We have added links to the videos of all four working group meetings held in July between RA/CPR and Fairfax County staff on key issues of concern to Reston residents related to the proposed increase in density for Reston’s Planned Residential Community. These can be found on our new YouTube Video page and include:
- 30 July meeting on density, overall planning, and village centers;
- 24 July meeting on infrastructure, focusing especially on schools;
- 18 July meeting on parks, recreational facilities, and open spaces in Reston; and
- 17 July meeting on transportation planning and infrastructure.
This helpful guide by the Density Atlas explains three common measures of density:
- Building Density as measured by the Floor-Area Ratio (or FAR), which describes the intensity of development;
- Dwelling Unit Density as measured by number of marketable dwelling units (DU) on a given parcel of land; and
- Population Density (POP) as measured by the number of people residing on a given parcel.
Each of these measures a different aspect of density and each is helpful in understanding the intensity of development being proposed. In meetings where proposed developments are being discussed here in Reston, FAR and Continue reading “How to measure density”
Cross-posting here from our Facebook group.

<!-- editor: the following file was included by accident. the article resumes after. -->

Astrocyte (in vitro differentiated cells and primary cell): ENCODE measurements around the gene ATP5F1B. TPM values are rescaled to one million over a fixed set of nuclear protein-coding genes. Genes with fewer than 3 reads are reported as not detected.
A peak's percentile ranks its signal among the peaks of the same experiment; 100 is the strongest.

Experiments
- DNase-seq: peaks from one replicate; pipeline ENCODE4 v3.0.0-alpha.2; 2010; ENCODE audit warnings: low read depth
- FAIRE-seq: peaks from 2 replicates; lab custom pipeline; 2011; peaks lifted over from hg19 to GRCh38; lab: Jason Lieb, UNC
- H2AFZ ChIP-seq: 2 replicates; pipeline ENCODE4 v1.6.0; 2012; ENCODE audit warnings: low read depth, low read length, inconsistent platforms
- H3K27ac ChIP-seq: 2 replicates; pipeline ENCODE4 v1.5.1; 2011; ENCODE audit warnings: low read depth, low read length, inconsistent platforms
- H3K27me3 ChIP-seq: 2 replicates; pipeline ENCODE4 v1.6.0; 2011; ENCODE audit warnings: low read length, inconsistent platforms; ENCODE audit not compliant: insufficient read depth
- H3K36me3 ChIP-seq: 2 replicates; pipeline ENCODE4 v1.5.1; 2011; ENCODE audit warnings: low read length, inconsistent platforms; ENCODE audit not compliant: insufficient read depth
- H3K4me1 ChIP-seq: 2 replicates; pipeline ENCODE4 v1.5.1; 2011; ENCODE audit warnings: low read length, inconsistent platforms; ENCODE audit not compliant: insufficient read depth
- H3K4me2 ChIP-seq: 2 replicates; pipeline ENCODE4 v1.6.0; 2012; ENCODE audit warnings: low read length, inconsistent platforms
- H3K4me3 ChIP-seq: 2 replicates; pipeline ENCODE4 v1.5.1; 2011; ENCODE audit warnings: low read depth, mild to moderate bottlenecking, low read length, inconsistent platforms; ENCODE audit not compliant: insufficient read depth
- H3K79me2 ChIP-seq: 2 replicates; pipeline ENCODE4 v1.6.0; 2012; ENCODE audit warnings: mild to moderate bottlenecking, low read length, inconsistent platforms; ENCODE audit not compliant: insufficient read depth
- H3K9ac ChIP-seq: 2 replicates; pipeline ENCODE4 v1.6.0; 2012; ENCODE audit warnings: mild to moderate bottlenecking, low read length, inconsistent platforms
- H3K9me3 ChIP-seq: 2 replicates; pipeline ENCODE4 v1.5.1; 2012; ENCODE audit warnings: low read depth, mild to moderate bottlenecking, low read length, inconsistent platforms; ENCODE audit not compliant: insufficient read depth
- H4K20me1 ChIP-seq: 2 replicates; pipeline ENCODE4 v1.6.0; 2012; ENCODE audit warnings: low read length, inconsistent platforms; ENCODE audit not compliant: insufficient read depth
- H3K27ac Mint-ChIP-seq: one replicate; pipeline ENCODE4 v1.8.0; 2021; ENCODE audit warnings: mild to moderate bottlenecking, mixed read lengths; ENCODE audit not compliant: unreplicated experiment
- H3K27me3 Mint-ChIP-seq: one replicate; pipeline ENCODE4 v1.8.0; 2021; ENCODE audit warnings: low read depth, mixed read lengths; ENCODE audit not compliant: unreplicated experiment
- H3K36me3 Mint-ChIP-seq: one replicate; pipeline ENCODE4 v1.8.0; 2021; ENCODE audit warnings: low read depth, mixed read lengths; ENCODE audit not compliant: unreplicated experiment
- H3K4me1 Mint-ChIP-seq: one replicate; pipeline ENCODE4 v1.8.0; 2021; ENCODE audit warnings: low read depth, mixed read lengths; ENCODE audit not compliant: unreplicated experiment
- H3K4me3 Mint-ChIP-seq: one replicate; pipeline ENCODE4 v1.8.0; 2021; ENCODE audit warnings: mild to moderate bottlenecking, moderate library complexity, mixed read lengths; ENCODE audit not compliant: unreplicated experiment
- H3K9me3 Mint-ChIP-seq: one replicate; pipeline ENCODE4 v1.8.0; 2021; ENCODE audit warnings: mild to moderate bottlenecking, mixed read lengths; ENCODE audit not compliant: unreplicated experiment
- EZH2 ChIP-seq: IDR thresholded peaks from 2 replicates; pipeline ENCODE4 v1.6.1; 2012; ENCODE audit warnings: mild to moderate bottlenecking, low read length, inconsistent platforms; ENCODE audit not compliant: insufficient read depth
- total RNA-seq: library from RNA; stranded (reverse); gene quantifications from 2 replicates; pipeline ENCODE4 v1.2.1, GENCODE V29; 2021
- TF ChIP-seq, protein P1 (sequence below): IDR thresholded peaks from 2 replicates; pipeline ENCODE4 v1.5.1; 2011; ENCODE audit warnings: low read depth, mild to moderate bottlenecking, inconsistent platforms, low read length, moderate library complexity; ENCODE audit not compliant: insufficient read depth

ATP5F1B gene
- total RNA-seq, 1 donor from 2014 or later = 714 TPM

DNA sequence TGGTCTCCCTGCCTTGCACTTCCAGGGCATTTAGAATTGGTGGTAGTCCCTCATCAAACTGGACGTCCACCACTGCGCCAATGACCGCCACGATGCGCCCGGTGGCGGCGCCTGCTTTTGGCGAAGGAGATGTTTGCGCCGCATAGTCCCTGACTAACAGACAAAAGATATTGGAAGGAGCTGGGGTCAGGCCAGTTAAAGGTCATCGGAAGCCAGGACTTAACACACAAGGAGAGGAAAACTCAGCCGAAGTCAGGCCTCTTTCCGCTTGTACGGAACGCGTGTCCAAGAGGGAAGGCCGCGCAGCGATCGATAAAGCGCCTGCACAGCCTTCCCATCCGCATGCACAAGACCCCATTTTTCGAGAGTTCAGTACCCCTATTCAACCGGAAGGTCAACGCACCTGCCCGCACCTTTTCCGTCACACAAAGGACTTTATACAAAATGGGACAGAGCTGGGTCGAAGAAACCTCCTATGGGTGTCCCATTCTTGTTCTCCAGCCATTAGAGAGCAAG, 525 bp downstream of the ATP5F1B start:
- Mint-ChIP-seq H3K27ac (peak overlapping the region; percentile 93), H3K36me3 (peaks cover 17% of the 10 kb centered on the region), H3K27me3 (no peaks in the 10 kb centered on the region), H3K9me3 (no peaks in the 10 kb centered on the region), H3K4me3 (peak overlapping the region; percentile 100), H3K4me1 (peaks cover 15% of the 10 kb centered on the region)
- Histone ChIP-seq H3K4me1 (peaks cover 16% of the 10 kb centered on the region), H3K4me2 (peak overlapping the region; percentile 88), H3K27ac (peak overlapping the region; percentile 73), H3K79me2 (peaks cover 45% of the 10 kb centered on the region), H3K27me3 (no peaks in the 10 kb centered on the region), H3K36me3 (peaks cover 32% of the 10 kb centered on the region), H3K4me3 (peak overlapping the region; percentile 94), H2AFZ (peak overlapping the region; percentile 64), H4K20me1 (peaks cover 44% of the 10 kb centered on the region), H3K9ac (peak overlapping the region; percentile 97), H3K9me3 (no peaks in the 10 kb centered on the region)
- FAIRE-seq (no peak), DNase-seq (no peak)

25 Jun P&Z mtg
These are my notes from last night’s Reston Planning & Zoning meeting on two of the three projects being discussed: 11111 Sunset Hills and Isaac Newton Square. (I left about 9:50 and so missed the Fellowship House discussion—if anyone stayed for that, please share your notes!) And thanks to the yellow t-shirts in the audience for attending!
Biggest personal takeaway/concern for each proposal:
–11111 Sunset Hills developers have opted not to go to the Reston Design Review Board. They aren’t required to consult DRB, but the developer for one of last week’s projects (CoreSite server farm on Sunrise Valley) did take the initiative to do so and also incorporated DRB requests into the proposal. This fits my definition of being a good community neighbor by taking the time and initiative to respect Reston’s hard-earned reputation for excellence in planning. (Just my opinion here.)
–Isaac Newton Square could have as many as 3,200 new units, as permitted by the Comp Plan. With that much density, it is unclear whether the three existing small roads out of the Square (Isaac Newton Square North and South, which both open east onto Wiehle, and the third crossing south across the W&OD trail and opening onto Sunset Hills) would be sufficient to handle traffic. This could conceivably add pressure to approve the Road from Nowhere that cuts across Hidden Creek to ease traffic. (Again, just my opinion.)
If you attended and have other comments to add, please share! Thanks